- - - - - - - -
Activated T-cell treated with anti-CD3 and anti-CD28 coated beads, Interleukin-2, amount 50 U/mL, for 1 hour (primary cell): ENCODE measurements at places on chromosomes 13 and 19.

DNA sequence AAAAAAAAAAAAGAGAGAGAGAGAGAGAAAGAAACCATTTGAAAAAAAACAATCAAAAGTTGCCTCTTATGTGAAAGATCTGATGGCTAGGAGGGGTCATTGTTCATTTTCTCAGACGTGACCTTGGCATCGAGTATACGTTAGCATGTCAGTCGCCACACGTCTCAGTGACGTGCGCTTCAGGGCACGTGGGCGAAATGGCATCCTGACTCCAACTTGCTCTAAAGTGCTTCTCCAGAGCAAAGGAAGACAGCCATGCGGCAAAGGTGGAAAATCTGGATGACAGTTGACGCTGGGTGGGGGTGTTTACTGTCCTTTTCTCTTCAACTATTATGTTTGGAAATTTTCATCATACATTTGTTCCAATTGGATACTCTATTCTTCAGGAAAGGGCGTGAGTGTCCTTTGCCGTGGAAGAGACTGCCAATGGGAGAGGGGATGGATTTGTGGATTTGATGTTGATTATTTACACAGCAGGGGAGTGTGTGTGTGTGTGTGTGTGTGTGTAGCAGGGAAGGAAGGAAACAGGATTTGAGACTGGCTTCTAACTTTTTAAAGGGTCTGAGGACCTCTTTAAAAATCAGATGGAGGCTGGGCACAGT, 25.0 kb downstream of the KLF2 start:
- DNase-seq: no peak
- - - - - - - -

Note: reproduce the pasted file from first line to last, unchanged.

Activated T-cell treated with anti-CD3 and anti-CD28 coated beads, Interleukin-2, amount 50 U/mL, for 1 hour (primary cell): ENCODE measurements at places on chromosomes 13 and 19.

DNA sequence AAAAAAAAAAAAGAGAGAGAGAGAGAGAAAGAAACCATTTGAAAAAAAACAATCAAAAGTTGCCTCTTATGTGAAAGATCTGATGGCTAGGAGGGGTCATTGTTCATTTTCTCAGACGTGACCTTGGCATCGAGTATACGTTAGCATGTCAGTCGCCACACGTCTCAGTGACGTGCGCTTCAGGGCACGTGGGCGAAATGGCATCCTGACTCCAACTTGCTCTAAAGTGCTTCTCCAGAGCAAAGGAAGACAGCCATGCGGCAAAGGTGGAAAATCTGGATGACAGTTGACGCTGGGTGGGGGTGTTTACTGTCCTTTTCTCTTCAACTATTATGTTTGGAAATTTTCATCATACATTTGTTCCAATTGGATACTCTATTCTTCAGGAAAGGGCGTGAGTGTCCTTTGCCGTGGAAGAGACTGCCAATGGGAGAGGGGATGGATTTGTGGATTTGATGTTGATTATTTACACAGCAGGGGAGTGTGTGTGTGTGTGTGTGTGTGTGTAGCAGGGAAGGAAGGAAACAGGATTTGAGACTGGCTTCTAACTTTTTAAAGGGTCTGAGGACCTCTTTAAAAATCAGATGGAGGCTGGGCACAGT, 25.0 kb downstream of the KLF2 start:
- DNase-seq: no peak